To empower their brand, companies must spend on advertising. As print effectiveness continues to fall, businesses are compelled to seek out online alternatives — and tech giants like Google, Facebook and Yahoo are happy to oblige. According to Fortune, however, there’s a problem: While Internet bots account for more than half of all ad views, they’re nonetheless counted as impressions, and the views are billed to unsuspecting companies.

Now, the Trustworthy Accountability Group (TAG) has joined forced with these technology heavyweights to create a bot blacklist that should help clean up online advertising.

Why the Blacklist?

With a host of metrics to choose from, shouldn’t marketers and companies be able to pinpoint which ads make the biggest impact and which are ignored by online consumers? Part of the problem is choice: Are clicks or page views more telling about ad impact? Is time spent on a page more telling than unique monthly visitors?

There’s also another, more serious issue: As noted by Fortune, “a massive chunk of the advertising market is based on smoke and mirrors, or even outright fraud.” This can happen as a result of pixel stuffing, where ads are crammed in small spaces, or ad stacking, where multiple ads are shown layered one on top of the other. Some companies employ humans to click on ads and record impressions, while many others leverage the much faster route of using bots programmed to scroll and click through sites just like typical consumers.

The result? Companies have no idea if the ads they’re paying so much for are actually getting noticed and driving sales or if they’re victims of a bait and switch.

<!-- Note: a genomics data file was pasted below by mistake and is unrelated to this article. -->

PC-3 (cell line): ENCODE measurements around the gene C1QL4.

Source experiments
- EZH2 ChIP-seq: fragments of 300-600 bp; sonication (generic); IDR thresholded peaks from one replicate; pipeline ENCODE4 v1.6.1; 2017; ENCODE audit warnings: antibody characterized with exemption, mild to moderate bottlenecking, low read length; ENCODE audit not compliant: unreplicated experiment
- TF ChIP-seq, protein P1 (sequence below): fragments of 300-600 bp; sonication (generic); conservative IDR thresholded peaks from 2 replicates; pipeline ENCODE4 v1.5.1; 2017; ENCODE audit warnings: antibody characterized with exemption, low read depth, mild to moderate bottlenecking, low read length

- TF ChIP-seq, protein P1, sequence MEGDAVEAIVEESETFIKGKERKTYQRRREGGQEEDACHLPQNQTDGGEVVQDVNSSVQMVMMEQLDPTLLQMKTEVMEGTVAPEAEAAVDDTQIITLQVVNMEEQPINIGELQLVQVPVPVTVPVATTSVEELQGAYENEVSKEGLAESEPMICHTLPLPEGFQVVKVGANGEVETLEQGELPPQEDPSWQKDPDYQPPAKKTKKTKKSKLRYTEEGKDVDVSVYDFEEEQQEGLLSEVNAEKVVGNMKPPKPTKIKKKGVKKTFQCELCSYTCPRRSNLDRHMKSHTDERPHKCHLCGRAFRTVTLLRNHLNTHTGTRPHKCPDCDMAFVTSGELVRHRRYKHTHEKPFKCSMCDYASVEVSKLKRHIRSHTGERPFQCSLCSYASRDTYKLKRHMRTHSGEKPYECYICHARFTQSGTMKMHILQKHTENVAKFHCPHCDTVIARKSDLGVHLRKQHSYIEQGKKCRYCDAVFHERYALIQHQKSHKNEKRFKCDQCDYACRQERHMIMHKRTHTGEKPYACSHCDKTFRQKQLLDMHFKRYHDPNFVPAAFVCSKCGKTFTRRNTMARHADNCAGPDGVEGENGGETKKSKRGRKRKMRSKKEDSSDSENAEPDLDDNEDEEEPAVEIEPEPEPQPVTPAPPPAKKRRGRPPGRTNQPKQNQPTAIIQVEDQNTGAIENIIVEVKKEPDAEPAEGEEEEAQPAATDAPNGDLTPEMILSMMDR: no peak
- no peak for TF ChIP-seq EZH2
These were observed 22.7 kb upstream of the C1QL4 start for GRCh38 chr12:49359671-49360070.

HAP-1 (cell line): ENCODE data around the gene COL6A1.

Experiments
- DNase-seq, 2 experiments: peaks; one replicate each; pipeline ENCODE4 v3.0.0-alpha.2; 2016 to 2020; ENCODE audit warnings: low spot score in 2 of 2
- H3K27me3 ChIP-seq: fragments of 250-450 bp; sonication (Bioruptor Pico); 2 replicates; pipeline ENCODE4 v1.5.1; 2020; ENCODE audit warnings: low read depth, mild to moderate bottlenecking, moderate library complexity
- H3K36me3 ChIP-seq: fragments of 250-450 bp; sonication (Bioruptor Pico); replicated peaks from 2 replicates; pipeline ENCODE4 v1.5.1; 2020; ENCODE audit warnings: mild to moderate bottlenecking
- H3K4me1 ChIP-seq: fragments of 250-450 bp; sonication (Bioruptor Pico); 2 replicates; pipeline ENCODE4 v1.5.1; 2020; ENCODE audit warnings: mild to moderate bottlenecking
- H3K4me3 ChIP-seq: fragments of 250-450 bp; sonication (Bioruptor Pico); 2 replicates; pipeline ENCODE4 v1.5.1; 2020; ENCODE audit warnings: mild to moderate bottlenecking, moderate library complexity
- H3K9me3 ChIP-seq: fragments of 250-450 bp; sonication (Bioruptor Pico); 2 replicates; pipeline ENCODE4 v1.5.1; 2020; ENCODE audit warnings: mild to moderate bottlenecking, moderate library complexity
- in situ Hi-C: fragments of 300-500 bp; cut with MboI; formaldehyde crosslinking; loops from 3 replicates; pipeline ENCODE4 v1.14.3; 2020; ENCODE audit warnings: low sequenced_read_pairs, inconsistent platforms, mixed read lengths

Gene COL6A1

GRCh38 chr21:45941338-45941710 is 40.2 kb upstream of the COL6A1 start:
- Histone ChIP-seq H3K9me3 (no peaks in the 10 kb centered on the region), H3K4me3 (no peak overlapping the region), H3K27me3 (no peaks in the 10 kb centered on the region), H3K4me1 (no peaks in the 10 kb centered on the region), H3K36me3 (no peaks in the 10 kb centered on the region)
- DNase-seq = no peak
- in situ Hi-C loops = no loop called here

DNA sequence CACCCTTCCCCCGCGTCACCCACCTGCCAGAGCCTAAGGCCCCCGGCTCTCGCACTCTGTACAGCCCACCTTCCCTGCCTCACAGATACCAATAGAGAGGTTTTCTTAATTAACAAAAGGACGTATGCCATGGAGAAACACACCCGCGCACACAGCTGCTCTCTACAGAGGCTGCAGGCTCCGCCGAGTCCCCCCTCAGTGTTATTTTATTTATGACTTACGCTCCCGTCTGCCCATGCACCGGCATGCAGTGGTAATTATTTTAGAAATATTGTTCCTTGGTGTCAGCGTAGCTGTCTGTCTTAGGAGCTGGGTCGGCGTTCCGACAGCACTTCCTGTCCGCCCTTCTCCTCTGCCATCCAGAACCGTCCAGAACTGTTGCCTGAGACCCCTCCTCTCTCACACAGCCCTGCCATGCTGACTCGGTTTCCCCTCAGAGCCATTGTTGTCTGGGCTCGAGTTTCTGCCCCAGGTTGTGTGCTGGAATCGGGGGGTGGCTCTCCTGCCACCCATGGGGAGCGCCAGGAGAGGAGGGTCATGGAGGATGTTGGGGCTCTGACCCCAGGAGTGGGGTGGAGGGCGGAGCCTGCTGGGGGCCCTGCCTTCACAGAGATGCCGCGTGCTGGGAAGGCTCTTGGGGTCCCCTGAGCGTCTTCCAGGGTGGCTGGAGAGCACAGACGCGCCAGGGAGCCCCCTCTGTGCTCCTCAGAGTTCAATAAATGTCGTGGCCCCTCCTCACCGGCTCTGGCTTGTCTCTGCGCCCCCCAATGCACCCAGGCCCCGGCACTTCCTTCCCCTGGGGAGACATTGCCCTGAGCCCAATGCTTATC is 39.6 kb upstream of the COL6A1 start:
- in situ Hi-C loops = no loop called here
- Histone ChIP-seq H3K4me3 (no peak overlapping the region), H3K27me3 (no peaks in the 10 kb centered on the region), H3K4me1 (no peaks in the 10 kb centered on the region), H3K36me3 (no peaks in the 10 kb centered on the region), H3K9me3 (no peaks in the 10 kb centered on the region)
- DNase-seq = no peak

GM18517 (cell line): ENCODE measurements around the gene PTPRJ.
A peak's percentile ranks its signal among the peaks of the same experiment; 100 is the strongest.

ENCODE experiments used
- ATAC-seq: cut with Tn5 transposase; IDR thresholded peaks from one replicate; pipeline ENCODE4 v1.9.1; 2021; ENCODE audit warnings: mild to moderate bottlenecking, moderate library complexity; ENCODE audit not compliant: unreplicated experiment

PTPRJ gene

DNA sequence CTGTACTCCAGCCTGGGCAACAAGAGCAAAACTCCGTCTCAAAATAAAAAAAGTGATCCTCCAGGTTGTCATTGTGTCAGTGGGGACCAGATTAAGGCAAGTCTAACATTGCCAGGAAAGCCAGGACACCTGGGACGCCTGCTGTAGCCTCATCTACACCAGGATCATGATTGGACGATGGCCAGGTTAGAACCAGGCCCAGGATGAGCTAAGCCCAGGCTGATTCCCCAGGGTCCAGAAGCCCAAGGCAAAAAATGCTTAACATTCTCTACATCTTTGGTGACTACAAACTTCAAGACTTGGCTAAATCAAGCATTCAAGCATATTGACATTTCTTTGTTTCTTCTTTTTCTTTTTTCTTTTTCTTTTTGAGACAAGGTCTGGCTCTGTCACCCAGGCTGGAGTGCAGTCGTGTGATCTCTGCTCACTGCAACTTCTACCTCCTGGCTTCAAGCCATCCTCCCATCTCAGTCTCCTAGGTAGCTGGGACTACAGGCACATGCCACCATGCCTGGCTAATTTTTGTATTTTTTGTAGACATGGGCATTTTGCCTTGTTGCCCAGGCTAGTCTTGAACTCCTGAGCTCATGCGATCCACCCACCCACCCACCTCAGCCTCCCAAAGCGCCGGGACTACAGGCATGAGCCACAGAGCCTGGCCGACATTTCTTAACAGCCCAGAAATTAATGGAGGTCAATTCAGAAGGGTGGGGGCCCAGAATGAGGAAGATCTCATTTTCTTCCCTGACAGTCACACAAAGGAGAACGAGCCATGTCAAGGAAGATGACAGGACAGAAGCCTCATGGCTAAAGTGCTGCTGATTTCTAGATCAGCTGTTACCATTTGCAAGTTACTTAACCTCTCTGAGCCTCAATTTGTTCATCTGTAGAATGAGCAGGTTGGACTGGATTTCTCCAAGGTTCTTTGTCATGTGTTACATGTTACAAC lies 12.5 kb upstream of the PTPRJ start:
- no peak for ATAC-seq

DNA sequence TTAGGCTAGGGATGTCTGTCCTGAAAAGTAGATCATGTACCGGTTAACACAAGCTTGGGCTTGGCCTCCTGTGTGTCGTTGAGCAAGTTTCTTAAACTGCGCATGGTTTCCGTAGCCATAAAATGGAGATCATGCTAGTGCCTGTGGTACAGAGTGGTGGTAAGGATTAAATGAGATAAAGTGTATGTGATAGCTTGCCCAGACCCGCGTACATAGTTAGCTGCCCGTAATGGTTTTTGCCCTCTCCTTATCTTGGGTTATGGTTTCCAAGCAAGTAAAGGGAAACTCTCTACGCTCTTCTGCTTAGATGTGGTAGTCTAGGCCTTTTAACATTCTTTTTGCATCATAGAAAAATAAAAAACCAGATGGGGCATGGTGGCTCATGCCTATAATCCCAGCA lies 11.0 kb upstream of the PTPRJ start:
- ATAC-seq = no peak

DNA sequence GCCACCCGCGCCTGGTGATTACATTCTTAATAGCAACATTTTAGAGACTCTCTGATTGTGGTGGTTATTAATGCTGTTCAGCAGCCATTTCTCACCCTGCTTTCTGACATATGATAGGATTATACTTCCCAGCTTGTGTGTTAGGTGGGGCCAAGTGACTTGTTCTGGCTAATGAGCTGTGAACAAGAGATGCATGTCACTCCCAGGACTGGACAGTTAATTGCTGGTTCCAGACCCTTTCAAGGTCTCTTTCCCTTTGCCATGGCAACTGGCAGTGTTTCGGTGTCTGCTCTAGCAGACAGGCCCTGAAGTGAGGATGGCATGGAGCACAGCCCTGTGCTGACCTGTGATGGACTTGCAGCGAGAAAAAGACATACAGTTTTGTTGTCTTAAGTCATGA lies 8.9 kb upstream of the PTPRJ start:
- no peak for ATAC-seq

Robot Revolution

According to Threatpost, TAG has a possible solution: A blacklist of bad-IP data mined from Google, Facebook, Yahoo and other high-profile advertising platforms. While it’s not often that tech giants see eye to eye, they now have a common goal: If robot IP traffic dominates their data centers and drives down the value of ads, buyers will start looking elsewhere for human views.

With Google raking in over $50 billion in ad revenue, solving this problem is a high priority. With 8.9 percent of all clicks blacklisted under the new pilot program, there’s already a significant margin of error to correct. And with some 60 percent of all Internet traffic generated by robots and then sent through corporate data centers, there are other advantages to getting this problem under control: Fewer bots means better network performance.

Right now, tools like URL Spirit and HitLeap are generating millions of fake ad requests per day and raking in millions for malicious actors. Companies are largely held hostage by the need for digital advertising; without online campaigns and targeted ad placement, they risk falling behind the competition. But the market at large is being duped by robo-clickers and bot-scrollers designed to mimic human behavior and clog up data centers. Ideally, a TAG blacklist powered by IP data from some of the world’s foremost tech companies should help block the bad guys and bring down the bots.

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